Total proteins: Total protein contents of the liver cells of control rats are positively reflected by the appearance of blue colour after staining with bromophenol blue. Generally, hepatic tissue cytoplasm contains excessive amount of total proteins in the form of fine granules as was obvious in Fig. 5.
|Liver of a control rat showing central vein (CV), Kupffer cell (K) and sinusoid (S) X 400.
|Section of liver from a rat treated with benomyl for one week showing leucocytic infiltration (Li) and congested central vein (V), X 400.
|Liver section of a rat examined 2 weeks of treatment with benomyl showing cytoplasmic vacoulization of the hepatocytes(arrows), X 400.
|Liver section obtained from a treated rat showing fat droplets (FD), X 120.
|Normal proteinic content in the liver of a control animal , X 400.
|Marked reduction of proteins in hepatocytes of a rat treated with benomyl for 3 weeks, X 400.
|Liver section of a control rat showing distribution of glycogen in the cytoplasm of the hepatocytes, X 400.
|Marked reduction of glycogen in hepatocytes of a rat treated with benomyl and examined after 3 weeks, X 400.
|Normal content of RNA-containing particles in the cytoplasm and nucleoli of the hepatocytes, X 1000.
|Marked loss of RNA-containing particles in the hepatocytes of an animal examined 3 weeks after treatment with benomyl, X 1000.
|Normal distribution of DNA-containing particles in the nuclei of hepatocytes of a control animal, X 1000.
|Diminution of DNA-containing particles in the nuclei of hepatocytes of an animal treated with benomyl and examined 3 weeks, X 1000.
|Histopathological changes induced in liver during the experimental periods
Positive reactivity observed in cell membrane and nuclear membrane acquiring an intense stainability denoting their protein richness. In addition, both chromatin bodies and nucleoli exhibiting deep colouration. Kupffer cells and endothelial lining cells of sinusoids give moderate reactivity with bromophenol blue. Also, the walls of blood vessels exhibited strong stainability. Application of the fungicide induced changes in the total protein contents in the liver cells as clearly demonstrated in cells obtained from animals exposed for one week. At this time, only minor reduction in the total protein content could be detected. As time proceeds, sections examined after two weeks showed noticeable reduction in the total protein contents . Sections obtained from animals following this course of treatment for three weeks indicated marked decrease in the protein content of hepatocytes in conjunction with the cytoplasmic vacuolization (Fig. 6).
General carbohydrates: A considerable amount of carbohydrates in the cytoplasm of liver cells of control animals was detected by PAS-technique. These carbohydrates are in the form of glycogen and give red or magenta colour with Schiff's reagent (Fig. 7). It is noted that glycogen is not uniformly distributed in the cytoplasm of the hepatocytes, but occurred concentrated at one pole of the cells, this is termed glycogen flight. The nuclei appeared entirely PAS-negative indicating absolute lack of glycogen. Examination of sections obtained from liver of animals treated with benomyl for a period of one week exhibited slight diminution in their glycogen content. Still, after two weeks in the same condition, inspection of liver sections indicated reduction in the glycogen content more than the previous stage and to a noticeable effect in comparison to control animals. After three weeks the hepatic cells revealed more reduction of glycogen compared to the previous two stages and to a marked degree to controls (Fig. 8).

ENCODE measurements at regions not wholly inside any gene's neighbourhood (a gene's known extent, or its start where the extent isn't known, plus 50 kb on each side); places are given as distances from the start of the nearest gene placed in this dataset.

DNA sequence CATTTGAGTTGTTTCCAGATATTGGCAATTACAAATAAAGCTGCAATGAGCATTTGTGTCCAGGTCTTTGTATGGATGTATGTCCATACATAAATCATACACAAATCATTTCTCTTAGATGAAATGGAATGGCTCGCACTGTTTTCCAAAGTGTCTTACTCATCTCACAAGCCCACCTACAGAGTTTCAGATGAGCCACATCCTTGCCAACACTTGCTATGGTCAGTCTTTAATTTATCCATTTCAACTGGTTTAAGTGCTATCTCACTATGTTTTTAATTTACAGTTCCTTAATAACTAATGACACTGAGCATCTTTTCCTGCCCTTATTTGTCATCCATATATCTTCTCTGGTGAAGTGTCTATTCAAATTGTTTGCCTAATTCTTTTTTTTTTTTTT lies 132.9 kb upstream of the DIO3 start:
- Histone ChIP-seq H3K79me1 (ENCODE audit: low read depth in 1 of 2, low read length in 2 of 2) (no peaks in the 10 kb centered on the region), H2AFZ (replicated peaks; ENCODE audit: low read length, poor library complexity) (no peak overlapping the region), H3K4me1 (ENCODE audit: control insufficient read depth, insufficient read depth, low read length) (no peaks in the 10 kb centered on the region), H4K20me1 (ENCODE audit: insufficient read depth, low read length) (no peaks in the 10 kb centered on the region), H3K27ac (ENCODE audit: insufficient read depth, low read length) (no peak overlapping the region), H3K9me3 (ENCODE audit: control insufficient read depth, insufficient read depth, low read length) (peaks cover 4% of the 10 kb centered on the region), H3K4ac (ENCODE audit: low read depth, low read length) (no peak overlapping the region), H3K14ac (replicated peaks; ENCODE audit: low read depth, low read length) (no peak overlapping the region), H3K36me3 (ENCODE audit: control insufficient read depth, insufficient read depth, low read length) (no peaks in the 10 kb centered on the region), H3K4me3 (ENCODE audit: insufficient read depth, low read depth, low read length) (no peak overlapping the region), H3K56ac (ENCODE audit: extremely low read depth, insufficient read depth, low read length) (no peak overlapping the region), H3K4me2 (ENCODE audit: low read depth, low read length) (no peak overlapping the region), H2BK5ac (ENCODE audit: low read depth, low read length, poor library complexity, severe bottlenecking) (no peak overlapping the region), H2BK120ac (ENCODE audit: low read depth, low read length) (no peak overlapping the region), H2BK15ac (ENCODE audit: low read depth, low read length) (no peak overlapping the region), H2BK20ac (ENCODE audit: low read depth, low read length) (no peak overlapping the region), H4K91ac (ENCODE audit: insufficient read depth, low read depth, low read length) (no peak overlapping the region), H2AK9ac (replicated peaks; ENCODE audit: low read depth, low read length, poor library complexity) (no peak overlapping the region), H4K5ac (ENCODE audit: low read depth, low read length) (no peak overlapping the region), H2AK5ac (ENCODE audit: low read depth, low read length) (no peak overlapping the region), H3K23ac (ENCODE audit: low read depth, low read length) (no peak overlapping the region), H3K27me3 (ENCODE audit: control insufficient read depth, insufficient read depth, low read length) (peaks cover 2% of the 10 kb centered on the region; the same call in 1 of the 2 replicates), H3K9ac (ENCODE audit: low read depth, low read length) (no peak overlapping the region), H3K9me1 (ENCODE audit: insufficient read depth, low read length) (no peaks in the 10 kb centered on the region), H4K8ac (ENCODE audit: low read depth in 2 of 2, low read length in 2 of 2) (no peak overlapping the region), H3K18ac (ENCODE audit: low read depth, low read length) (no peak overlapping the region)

Ribonucleic acid (RNA): The RNA content of liver cells of normal animals appeared after identification by Feulgen-methylene blue method as small blue patches randomly scattered in the cytoplasm. Also, similar behavior was exhibited in the nucleoli denoting their RNA-contents as clearly seen in figure 9. Figure 9 also clearly denoting the presence of red-stained nuclei which is referred to their DNA-content. Kupffer cells exhibiting weak Frelgen- methylene blue reactivity. Estimating RNA-contents of liver cells of benomyl-treated animals indicated gradual decrease in such contents which move in the same direction as the obligatory decreasing attitude induced in total protein contents. Referring to this statement, liver cells of animals exposed to the treatment for one week showed slight reduction in RNA-containing particles. After two weeks, examination of hepatocytes revealed noticeable decrease in RNA contents. Such decrease became more pronounced in sections obtained from the liver of animals treated for three weeks (Fig. 10).
Deoxyribonucleic acid (DNA): DNA-containing particles (chromatin) in the nuclei of hepatocytes of normal rats demonstrated by Feulgen reaction as red densely stained particles in the nucleoplasm (Fig. 11). These particles are either distributed equally in the nucleoplasm or restricted to the peripheral rims of the nuclei. Sometimes, few granules of DNA appeared attached to the nucleoli. These granules called nucleoli-associated chromatin. The nuclei of Kupffer cells give strong reactivity reflecting their DNA richness. Keeping the animals on the prescribed treatment induced gradual reduction in the DNA-containing particles ranging from minor change in animals exposed for one week to greater effects in the following stages. After two weeks, examination of liver sections indicated faintly stained preparations reflecting noticeable decrease in DNA content. Still, after three weeks of treatment, liver sections displayed marked diminution in DNA-containing particles in the nuclei of both the hepatic cells and those of Kupffer cells (Fig. 12).